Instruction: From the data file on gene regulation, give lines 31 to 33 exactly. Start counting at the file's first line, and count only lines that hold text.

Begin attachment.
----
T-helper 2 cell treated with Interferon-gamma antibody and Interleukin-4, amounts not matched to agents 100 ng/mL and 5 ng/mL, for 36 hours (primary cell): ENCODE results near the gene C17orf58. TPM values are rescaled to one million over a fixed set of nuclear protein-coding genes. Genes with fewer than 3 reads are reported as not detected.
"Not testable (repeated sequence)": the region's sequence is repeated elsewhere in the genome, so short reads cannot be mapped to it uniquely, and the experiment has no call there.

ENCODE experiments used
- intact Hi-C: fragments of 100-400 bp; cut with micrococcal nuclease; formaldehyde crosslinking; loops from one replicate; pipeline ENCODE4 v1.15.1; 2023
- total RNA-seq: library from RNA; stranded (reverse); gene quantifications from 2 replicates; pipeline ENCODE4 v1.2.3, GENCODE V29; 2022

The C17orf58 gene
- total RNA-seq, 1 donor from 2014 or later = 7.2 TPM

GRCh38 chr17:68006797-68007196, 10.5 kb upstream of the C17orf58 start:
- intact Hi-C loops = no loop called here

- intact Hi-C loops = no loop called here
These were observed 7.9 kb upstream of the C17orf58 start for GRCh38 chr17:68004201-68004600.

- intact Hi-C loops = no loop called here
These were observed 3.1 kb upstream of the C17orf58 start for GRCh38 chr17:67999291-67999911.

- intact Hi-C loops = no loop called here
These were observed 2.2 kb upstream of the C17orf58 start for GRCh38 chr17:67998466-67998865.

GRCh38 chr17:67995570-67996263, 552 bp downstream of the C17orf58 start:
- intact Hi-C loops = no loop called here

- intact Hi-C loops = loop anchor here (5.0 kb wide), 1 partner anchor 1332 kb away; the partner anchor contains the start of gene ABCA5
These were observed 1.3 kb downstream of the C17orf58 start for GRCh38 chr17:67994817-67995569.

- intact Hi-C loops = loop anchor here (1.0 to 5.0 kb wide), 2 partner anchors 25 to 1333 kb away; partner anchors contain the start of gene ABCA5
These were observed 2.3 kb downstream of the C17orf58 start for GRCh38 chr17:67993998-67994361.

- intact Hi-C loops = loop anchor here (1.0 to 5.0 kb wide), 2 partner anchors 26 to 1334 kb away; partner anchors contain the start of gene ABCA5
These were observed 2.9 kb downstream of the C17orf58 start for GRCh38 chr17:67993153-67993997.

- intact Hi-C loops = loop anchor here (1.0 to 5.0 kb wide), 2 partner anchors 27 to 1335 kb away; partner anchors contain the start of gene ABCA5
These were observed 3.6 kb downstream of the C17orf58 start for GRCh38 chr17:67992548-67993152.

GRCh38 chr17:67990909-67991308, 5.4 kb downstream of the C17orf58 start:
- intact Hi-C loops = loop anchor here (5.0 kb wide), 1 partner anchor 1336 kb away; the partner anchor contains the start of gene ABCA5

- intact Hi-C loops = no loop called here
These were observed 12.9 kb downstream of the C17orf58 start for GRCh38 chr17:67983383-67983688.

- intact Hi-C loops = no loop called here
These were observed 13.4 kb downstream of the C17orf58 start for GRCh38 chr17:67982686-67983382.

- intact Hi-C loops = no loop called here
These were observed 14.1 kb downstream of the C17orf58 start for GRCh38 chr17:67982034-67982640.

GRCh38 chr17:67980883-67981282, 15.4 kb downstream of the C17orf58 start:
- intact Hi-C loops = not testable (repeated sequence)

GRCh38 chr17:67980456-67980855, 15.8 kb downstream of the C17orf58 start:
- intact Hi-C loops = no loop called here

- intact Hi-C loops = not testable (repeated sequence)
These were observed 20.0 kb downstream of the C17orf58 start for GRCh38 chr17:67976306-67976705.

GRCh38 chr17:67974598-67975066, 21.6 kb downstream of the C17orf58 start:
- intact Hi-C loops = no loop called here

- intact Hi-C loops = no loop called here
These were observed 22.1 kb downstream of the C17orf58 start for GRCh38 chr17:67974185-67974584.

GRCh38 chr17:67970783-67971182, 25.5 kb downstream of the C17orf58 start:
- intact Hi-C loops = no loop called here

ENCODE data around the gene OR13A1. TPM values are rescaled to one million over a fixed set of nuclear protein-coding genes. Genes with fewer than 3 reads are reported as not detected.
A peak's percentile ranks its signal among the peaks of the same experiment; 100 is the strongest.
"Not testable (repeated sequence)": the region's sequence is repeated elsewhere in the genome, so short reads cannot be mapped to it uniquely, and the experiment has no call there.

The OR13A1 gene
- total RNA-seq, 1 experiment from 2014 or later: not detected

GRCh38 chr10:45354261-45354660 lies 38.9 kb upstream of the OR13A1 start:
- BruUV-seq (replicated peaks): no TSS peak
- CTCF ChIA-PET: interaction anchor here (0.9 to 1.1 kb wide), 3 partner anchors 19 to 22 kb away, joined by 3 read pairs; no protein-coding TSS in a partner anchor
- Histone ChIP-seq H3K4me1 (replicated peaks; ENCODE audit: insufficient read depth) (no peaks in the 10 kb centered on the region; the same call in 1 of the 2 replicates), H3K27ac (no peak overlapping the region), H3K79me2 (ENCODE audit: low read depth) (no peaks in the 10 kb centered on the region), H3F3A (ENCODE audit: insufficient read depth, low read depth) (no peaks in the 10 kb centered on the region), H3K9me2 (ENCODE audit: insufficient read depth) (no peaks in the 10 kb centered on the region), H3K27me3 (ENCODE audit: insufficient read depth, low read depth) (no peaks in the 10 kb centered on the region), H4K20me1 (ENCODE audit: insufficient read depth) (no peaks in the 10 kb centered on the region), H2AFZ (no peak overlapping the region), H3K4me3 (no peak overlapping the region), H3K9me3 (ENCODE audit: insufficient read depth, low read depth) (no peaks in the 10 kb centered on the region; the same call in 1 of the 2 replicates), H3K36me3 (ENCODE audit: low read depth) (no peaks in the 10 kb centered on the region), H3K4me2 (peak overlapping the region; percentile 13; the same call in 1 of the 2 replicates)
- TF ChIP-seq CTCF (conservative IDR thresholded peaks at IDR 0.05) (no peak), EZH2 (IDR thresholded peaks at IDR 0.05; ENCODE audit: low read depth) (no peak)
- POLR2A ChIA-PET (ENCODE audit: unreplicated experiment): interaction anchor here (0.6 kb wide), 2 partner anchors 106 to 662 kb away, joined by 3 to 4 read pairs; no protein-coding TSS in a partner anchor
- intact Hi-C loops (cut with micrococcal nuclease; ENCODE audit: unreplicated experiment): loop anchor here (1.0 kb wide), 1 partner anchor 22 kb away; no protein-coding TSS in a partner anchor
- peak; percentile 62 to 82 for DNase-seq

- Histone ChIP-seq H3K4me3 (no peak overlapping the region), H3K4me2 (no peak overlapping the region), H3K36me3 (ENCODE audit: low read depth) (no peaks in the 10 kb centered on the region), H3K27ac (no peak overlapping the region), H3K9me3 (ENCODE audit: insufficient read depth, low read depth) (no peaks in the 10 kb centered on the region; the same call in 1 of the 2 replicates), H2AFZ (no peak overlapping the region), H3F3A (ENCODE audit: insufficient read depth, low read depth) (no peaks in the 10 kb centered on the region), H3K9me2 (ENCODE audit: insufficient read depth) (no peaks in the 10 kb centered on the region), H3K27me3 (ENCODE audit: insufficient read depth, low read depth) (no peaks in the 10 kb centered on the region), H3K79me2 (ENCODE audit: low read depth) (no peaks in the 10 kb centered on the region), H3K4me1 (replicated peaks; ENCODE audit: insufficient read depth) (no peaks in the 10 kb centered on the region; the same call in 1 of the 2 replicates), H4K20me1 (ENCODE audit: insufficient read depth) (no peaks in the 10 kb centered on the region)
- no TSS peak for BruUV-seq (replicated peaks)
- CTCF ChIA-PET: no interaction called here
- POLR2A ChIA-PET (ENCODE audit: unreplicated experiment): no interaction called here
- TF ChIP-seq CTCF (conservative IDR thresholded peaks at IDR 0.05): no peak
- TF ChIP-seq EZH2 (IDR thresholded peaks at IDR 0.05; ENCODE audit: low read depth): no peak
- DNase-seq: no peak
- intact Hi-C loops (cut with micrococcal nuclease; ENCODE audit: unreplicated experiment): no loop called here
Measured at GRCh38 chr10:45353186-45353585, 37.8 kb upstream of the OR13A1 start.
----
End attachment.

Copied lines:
These were observed 13.4 kb downstream of the C17orf58 start for GRCh38 chr17:67982686-67983382.

- intact Hi-C loops = no loop called here
These were observed 14.1 kb downstream of the C17orf58 start for GRCh38 chr17:67982034-67982640.